Childhood Obesity Drops in Some US Areas

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Efforts to reduce childhood obesity rates are starting to pay off in some parts of the United States, according to a recent report.

New York City, Philadelphia and parts of California and Mississippi have all seen decreases in their childhood obesity rates in recent years, according to the report from the Robert Wood Johnson Foundation.

Between 2006 and 2011, the obesity rate among school children fell by about 5 percent in New York City and Philadelphia.

"It's been nothing but bad news for 30 years, so the fact that we have any good news is a big story," Dr. Thomas Farley, the New York City health commissioner, told the New York Times in an article today (Dec. 11) about the obesity decline.

The parts of the country that are seeing declines are those that have taken particularly  aggressive actions to address childhood obesity, the report says.

For instance, Philadelphia schools stopped selling sugary drinks in vending machines in 2004, and stopped using deep fryers in cafeterias by 2009, according to the New York Times.

New York City has put nutrition standards in place to improve food sold in schools, and the city requires day care centers to offer physical activity.

However, progress has not been uniform among ethnic groups. White populations have seen the largest declines, with smaller drops seen among minorities.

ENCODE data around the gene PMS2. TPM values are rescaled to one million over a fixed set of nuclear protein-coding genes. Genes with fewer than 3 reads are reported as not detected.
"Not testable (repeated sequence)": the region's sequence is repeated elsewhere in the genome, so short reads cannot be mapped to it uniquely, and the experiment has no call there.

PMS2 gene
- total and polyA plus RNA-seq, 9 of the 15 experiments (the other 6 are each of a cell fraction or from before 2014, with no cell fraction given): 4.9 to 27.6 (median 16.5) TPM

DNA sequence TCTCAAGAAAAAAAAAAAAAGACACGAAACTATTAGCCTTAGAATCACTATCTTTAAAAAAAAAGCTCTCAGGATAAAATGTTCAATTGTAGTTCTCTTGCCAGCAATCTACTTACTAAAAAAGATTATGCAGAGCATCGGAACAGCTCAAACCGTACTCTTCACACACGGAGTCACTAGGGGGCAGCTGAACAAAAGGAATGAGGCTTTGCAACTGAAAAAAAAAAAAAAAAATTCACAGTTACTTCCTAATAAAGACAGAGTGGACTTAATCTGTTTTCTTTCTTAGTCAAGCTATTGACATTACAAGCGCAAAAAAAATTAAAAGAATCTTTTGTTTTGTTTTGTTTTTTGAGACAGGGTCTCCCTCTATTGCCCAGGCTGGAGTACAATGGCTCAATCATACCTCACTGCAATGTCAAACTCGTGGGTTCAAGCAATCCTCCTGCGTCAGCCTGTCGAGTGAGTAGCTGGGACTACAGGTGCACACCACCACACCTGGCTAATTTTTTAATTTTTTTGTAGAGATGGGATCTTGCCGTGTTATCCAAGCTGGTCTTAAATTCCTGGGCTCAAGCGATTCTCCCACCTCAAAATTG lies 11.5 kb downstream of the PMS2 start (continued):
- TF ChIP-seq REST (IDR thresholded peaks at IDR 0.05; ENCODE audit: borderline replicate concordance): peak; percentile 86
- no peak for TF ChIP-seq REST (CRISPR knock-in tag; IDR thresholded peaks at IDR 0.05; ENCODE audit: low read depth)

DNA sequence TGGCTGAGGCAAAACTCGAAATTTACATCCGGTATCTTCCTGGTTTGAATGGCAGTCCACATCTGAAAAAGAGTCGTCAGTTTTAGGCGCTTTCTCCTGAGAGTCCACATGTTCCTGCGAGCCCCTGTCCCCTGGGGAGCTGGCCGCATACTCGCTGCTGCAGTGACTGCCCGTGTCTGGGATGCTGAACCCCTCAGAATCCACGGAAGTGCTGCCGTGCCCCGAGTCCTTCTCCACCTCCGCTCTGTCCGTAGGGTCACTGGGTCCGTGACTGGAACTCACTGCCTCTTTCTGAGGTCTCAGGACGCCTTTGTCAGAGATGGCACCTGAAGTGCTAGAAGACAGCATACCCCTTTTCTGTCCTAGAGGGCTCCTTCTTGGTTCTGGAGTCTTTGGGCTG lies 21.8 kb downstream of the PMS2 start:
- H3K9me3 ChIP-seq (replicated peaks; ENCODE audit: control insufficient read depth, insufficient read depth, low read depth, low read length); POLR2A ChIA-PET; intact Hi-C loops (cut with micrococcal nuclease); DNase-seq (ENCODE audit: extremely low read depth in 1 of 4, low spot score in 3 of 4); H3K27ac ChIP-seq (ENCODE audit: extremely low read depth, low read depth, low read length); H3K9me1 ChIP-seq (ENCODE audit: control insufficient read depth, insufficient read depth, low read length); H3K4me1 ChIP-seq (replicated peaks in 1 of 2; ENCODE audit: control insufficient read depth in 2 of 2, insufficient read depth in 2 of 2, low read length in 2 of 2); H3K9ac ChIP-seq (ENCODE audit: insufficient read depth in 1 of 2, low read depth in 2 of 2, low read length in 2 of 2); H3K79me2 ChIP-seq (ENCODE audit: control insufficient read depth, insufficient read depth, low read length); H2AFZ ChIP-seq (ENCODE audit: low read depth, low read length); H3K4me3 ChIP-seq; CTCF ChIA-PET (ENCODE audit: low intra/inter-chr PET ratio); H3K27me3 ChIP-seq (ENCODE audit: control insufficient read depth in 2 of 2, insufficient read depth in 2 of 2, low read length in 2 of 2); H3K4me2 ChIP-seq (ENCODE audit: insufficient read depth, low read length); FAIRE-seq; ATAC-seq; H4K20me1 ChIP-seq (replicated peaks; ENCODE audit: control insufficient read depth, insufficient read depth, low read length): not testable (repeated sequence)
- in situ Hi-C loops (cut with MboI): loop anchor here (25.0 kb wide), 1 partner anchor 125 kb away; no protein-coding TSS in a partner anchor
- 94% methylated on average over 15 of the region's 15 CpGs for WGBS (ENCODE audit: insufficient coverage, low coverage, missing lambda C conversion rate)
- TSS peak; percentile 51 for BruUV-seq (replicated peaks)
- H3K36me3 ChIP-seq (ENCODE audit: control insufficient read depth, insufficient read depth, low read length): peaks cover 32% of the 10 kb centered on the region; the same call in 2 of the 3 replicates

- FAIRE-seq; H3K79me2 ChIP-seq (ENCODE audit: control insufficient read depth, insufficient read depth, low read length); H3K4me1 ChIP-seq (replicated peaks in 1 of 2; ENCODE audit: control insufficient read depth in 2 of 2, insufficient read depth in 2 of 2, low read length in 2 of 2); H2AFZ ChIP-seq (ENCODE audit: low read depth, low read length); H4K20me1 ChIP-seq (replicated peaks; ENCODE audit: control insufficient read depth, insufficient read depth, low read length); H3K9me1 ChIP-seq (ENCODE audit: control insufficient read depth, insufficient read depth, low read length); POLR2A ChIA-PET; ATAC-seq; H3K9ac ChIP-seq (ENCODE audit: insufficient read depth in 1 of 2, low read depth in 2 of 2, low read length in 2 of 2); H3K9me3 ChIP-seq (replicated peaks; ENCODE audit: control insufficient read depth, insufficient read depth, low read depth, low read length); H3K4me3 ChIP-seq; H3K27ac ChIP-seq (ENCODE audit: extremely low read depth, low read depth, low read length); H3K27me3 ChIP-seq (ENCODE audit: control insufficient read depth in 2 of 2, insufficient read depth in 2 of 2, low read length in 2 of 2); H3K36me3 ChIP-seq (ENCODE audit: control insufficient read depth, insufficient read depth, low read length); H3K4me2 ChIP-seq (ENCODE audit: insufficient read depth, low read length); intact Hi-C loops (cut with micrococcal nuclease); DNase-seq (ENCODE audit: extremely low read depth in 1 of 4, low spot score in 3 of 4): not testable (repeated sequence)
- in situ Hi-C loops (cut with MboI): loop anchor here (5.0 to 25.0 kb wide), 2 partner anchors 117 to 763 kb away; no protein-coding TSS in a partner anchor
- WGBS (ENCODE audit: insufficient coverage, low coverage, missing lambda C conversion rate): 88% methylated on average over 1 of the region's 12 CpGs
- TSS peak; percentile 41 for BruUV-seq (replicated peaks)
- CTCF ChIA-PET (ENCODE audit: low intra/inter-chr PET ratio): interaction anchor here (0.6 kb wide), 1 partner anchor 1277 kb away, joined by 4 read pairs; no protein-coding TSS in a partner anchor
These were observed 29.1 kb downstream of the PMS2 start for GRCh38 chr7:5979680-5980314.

"Growing evidence suggests that strong, far-reaching changes — those that make healthy foods available in schools and communities and integrate physical activity into people's daily lives — are working to reduce childhood obesity rates," the report, published in September, says. "More efforts are needed to implement these types of sweeping changes nationwide and to address the health disparities gap that exists among underserved communities and populations."

The obesity rate for U.S. children and teens was 17 percent in 2009 and 2010, according to a study published by the American Medical Association earlier this year.

Pass it on: Childhood obesity rates are declining in some parts of the country.

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Rachael Rettner

Rachael is a Live Science contributor, and was a former channel editor and senior writer for Live Science between 2010 and 2022. She has a master's degree in journalism from New York University's Science, Health and Environmental Reporting Program. She also holds a B.S. in molecular biology and an M.S. in biology from the University of California, San Diego. Her work has appeared in Scienceline, The Washington Post and Scientific American.